Over the last year there have been a growing number of websites that have decided to "deal" with the rise of ad blockers by blocking ad blocking users entirely
. Blocking the blockers was the recently recommended
course of action by the Internet Advertising Bureau (IAB), which suggested the best way to have a "conversation" about ad blockers was to try and prevent them from being used. And while sites like the New York Times, GQ, Forbes and Wired have all happily pursued this course of action, their actual implementation has ranged from frustrating to downright comical.
Mike has noted
he doesn't use an ad blocker, yet is somehow blocked by all of these sites completely. I do use an AdBlocker and whitelist websites I care about, but even after whitelisting the entire Wired domain, this is what I see whenever I've tried to view a Wired story in 2016:
This has been a problem since the website first announced it was going to be blocking adblock users earlier this year
. At the time, Wired stated that ad block blocking was necessary because on an average day, 20% of Wired readers block Wired ads:
"On an average day, more than 20 percent of the traffic to WIRED.com comes from a reader who is blocking our ads. We know that you come to our site primarily to read our content, but it’s important to be clear that advertising is how we keep WIRED going: paying the writers, editors, designers, engineers, and all the other staff that works so hard to create the stories you read and watch here."
Wired's ingenious solution to this problem was to impose a system that's so shitty
, it can't detect whether you use an ad blocker or not? A solution that's so ham-fisted it's actually pissing off and blocking users that have never even considered using an ad blocker? Like paywalls, Wired's also alienating editors and writers that might otherwise link to its content, but decide not to for risk of annoying their own readers. Wired's "solution" causes far more problems that it fixes, and so far the company's been mute to user complaints, likely in the hopes that annoyed users will just pony up $1 a month for its "ad free" option.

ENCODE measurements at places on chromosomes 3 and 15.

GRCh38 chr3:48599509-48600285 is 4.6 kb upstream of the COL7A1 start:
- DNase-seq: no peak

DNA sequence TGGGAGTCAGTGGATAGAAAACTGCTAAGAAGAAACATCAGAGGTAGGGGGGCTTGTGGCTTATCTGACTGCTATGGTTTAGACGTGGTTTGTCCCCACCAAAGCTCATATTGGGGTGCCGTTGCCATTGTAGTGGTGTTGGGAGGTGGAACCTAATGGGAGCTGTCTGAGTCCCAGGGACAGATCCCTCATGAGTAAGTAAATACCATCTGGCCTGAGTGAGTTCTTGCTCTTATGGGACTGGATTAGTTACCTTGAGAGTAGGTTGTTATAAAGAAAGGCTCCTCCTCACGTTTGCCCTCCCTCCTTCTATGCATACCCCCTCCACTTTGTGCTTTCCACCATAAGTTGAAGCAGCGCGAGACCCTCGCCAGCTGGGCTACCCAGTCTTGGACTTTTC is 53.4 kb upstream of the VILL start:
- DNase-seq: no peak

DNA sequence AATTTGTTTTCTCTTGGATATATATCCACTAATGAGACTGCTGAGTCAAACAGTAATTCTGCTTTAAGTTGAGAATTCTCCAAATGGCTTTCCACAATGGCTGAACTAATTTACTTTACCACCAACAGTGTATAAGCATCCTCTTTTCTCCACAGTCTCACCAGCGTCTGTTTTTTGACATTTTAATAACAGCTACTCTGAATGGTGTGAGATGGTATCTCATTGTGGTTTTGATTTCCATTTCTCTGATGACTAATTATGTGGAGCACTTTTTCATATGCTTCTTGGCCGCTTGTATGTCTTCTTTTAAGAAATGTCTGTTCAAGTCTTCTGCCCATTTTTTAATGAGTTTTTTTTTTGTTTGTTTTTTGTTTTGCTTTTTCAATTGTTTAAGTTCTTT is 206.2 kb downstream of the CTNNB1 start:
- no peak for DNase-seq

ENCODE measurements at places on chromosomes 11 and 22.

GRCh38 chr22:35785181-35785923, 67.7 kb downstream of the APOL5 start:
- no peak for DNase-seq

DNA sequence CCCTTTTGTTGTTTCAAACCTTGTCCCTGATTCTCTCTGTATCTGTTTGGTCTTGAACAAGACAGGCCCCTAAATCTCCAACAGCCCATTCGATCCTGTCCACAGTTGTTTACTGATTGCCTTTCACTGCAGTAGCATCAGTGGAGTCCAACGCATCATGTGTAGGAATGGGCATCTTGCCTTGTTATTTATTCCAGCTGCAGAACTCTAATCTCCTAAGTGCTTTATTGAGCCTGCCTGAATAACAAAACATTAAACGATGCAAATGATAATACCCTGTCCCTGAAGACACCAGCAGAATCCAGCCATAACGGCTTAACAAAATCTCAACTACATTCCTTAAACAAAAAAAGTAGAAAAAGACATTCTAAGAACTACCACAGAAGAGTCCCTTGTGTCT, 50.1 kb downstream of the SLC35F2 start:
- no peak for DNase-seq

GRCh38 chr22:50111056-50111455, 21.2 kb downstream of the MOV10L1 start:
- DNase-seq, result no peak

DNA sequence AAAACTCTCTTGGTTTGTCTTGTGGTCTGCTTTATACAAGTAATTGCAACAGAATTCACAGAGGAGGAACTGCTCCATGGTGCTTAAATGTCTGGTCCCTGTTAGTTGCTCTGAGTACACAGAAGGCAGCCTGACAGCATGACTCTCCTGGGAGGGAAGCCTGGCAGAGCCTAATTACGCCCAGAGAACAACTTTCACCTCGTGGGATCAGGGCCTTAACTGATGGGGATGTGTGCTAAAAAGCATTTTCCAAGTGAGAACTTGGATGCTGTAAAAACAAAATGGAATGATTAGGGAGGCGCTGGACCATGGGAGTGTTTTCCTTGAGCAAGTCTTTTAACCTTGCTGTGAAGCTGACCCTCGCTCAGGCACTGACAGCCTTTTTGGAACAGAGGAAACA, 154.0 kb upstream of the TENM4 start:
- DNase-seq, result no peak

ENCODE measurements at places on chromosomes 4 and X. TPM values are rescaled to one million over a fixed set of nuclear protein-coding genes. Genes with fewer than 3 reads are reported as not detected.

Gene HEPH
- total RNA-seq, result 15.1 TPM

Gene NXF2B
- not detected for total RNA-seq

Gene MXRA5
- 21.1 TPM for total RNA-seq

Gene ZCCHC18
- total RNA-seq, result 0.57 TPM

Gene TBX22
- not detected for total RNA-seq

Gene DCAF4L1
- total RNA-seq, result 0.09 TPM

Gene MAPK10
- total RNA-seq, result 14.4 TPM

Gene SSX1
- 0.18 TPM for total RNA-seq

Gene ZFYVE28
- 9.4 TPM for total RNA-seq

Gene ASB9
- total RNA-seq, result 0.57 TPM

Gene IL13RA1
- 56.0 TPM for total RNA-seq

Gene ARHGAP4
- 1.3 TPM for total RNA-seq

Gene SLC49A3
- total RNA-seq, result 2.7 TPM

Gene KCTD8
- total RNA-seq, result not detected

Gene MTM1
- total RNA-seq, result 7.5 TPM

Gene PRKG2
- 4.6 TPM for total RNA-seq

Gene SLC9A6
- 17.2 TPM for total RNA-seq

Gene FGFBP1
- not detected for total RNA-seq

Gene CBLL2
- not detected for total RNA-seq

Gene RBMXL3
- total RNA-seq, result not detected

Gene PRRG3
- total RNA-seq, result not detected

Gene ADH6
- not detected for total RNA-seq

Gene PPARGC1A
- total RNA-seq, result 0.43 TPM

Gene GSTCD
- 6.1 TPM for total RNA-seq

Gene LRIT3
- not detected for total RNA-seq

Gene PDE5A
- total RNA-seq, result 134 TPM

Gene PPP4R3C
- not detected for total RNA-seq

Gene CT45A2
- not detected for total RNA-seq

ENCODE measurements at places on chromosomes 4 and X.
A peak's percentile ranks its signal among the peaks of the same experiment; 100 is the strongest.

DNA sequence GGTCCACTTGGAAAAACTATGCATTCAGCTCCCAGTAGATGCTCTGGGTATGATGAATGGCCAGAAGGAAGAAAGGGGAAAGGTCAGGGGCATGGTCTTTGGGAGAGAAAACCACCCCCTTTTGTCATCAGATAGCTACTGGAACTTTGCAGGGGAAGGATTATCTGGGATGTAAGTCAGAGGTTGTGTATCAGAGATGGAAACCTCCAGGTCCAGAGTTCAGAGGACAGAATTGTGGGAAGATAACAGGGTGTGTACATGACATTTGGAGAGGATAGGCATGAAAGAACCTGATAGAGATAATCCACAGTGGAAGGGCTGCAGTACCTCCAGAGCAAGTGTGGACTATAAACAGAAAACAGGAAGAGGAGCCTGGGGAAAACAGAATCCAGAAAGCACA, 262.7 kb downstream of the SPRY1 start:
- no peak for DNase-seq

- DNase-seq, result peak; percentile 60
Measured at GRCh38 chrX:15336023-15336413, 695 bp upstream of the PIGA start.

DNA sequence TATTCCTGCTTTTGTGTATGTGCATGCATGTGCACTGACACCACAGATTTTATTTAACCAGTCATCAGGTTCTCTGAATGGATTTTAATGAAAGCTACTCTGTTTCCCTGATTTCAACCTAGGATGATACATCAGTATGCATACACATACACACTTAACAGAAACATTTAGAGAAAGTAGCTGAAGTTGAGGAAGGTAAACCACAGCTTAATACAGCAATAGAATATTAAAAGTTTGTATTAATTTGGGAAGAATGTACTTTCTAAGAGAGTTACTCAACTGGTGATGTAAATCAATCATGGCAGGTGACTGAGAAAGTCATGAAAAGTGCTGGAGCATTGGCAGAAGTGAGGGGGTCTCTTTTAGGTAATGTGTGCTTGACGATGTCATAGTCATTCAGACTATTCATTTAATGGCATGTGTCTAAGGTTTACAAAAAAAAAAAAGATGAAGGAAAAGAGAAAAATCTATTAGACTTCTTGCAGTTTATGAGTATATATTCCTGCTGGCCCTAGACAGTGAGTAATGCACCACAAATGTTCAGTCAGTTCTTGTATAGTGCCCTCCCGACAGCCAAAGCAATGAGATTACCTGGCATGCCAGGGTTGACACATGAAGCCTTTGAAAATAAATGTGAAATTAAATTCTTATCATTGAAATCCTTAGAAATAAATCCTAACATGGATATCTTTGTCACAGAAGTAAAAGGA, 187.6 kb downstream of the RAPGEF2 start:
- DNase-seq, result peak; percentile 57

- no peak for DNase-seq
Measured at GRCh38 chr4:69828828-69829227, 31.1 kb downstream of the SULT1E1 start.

Since users being sent to these websites are increasingly annoyed, moderators over at the technology subreddit have announced they're considering banning ad block blocking websites
from the subreddit completely. They don't even mention that these blockers don't work, but they do point out that websites like Forbes have been pushing malware at users should they lower their defenses:
"It has come to our attention that many websites such as Forbes and Wired are now requiring users to disable ad blockers to view content. Because Forbes requires users to do this and has then served malware to them we see this as a security risk to you our community. There are also sites such as Wall Street Journal that have implemented pay-walls which we were are also considering banning. We would like all of your thoughts on whether or not we should allow domains such as Forbes here on /r/technology while they continue to resort to such practices."
It's entirely possible that the mods face pressure from higher up to avoid this route, but it remains an obvious indication of a growing annoyance among consumers, many of whom see ad blocking technologies as just another privacy and security tool. And like any such tool, the rise of ad block blocking has simply given birth to another game of cat and mouse -- the development of tools to help ad block users block detection more easily
. Yeah, we're now busy blocking the blockers of blockers. This is the glorious "solution" to a problem that started with websites pushing too many poorly designed ads and intrusive technologies
So what has trying to block ad block users actually accomplished outside of annoying potential readers, reducing traffic and making your website look tone deaf and foolish? Here at Techdirt we let users disable ads
, but simply ask they try to support us in other ways (the Insider Shop
, Deals Store
, or one of our crowdfunding campaigns
). That seems like an easier route than forcibly trying to dictate what tools consumers can and cannot use. Meanwhile, if websites really want to have a "conversation" about ad blockers, the first step would be to really listen to customers when they explain why they're using them.